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After unifying Japan in the late 16th century, General Toyotomi Hideyoshi built this castle (1583) as a display of power, using, it's said, the labour of 100,000 workers. Although the present structure is a 1931 concrete reconstruction (refurbished in 1997), it's nonetheless quite a sight, looming dramatically over the surrounding park and moat. Inside is an excellent collection of art, armour, and day-to-day implements related to the castle, Hideyoshi and Osaka. An 8th-floor observation deck has 360-degree views.
Hideyoshi's original granite structure was said to be impregnable, yet it was destroyed in 1614 by the armies of Tokugawa Ieyasu (the founder of the Tokugawa shogunate). Ieyasu had the castle rebuilt – using the latest advancements to create terrifically imposing walls of enormous stones. The largest stones are estimated to weigh over a 100 tonnes; some are engraved with the crests of feudal lords.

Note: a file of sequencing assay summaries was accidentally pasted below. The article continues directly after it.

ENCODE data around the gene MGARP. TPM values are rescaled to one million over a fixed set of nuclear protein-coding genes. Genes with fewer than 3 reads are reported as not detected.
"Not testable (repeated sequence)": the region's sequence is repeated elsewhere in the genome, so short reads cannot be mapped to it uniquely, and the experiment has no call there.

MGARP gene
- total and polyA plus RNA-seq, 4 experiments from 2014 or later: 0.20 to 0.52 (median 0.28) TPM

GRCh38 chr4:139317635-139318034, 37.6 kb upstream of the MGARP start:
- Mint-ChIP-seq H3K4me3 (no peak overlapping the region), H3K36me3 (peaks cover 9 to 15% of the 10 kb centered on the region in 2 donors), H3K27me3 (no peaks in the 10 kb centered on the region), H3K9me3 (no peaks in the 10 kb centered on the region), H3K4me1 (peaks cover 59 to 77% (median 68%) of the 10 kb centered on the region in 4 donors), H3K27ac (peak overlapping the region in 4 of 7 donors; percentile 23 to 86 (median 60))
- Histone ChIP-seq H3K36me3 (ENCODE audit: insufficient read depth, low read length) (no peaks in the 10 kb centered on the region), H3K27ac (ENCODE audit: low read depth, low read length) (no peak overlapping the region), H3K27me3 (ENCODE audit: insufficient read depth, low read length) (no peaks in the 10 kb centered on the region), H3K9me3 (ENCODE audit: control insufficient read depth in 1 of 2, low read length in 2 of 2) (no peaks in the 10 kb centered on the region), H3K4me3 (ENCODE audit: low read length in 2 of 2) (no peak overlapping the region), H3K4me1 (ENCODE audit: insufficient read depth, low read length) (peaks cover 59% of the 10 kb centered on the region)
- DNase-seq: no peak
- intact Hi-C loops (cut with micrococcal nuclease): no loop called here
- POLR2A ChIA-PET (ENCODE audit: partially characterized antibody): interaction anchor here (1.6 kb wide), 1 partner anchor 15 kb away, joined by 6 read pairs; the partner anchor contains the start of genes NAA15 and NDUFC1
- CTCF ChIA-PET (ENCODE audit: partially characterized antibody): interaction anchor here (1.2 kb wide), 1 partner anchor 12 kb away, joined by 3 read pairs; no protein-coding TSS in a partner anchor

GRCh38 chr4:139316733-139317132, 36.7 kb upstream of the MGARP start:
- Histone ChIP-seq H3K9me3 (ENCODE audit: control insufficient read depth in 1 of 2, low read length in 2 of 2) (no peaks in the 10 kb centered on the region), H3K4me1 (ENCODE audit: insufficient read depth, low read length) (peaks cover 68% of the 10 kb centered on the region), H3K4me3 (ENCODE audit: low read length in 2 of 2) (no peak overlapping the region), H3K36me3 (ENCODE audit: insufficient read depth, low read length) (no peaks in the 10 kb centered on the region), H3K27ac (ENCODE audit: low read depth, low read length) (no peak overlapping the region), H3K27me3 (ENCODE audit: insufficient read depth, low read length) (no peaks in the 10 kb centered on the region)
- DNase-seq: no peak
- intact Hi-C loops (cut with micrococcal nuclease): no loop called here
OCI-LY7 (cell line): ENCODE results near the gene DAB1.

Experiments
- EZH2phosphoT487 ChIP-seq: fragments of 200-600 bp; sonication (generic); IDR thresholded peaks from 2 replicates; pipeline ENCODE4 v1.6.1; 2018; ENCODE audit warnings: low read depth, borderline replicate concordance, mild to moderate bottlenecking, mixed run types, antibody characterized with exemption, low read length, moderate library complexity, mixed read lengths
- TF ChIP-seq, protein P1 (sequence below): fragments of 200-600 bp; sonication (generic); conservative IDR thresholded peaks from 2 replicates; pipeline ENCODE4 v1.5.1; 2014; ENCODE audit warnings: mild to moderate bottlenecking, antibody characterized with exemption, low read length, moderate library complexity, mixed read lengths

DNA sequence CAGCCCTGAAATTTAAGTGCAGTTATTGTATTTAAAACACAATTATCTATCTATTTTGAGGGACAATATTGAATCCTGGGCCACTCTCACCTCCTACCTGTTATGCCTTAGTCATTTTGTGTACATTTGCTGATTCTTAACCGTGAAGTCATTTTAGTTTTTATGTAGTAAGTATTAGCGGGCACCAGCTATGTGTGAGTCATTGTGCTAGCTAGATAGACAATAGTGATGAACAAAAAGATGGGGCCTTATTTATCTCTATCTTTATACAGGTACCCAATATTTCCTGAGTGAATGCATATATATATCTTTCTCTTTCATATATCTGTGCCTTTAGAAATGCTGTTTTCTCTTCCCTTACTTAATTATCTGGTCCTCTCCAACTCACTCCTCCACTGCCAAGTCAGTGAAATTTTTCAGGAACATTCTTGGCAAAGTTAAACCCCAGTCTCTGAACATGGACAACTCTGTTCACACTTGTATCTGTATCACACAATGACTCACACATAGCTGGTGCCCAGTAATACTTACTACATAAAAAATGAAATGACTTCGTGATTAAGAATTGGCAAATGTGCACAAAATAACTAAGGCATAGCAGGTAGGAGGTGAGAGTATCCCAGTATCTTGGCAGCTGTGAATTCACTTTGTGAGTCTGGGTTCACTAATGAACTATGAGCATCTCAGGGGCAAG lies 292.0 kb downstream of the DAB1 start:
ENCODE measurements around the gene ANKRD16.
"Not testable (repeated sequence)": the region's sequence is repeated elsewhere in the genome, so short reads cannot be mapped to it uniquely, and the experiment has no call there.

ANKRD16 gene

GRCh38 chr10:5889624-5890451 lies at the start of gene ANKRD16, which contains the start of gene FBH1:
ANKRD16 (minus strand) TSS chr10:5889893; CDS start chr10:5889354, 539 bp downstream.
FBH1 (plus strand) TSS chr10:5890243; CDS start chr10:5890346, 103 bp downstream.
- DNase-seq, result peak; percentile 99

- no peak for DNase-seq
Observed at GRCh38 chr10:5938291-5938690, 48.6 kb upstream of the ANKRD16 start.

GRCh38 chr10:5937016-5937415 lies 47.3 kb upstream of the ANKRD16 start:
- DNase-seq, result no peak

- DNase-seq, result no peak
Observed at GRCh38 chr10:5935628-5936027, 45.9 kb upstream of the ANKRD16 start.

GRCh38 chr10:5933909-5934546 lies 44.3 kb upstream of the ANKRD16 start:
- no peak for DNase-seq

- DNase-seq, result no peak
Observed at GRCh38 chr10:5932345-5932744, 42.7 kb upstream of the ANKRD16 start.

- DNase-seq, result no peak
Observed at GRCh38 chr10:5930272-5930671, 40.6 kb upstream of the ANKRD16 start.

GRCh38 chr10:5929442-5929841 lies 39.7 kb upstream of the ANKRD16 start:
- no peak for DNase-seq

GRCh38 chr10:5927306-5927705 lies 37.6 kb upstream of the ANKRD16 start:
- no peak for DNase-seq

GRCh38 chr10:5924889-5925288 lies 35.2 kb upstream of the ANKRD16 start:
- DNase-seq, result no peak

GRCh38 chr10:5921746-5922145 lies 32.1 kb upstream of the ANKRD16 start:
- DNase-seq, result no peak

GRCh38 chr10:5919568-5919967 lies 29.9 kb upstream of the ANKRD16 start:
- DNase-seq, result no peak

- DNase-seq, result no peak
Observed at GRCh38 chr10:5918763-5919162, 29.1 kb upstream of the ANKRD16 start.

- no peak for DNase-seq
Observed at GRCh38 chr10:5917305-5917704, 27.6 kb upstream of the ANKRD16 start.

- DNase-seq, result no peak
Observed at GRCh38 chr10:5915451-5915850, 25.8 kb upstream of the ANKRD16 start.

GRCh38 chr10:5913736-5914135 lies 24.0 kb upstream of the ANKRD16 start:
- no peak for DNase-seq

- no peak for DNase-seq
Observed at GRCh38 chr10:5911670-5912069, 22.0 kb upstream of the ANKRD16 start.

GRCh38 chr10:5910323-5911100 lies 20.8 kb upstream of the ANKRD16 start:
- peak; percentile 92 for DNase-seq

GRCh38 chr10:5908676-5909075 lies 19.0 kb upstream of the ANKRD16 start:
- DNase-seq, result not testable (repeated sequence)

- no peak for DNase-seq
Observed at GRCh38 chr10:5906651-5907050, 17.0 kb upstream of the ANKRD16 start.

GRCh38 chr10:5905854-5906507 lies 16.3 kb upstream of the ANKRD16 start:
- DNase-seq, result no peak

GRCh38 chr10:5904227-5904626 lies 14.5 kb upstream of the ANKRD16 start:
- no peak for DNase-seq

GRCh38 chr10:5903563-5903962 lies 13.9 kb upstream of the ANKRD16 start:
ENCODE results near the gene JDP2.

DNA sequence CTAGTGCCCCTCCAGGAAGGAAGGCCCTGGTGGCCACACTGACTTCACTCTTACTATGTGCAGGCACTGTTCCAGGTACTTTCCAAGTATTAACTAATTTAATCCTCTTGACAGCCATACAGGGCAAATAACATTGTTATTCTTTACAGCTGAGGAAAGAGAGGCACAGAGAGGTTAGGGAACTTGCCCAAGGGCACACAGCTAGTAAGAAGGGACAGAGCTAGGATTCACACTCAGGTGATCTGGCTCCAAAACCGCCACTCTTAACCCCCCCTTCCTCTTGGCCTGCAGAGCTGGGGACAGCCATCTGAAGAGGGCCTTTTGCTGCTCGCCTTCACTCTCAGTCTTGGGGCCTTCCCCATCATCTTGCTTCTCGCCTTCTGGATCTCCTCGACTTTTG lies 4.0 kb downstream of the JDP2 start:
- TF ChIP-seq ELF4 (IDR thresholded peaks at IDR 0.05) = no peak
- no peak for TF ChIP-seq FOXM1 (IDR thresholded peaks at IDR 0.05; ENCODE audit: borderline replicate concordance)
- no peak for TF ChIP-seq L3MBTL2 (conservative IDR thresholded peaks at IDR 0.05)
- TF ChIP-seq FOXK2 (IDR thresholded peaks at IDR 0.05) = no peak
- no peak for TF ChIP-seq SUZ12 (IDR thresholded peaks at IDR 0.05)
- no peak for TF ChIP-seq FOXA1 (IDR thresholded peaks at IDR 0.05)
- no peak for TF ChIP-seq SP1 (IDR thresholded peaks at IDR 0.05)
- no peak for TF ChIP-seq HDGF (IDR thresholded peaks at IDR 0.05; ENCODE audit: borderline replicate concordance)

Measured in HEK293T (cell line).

Thirteen structures, including several turrets, remain from this 17th-century reconstruction. Osaka citizens raised money themselves to rebuild the main keep; in 1931 the new tower was revealed, with glittering gold-leaf tigers stalking the eaves.
At night the castle is lit with floodlights (and looks like a ghostly structure hovering above ground). Visit the lawns on a warm weekend and you might catch local musicians staging casual shows. The castle and park are at their colourful best (and most crowded) in the cherry-blossom and autumn-foliage seasons.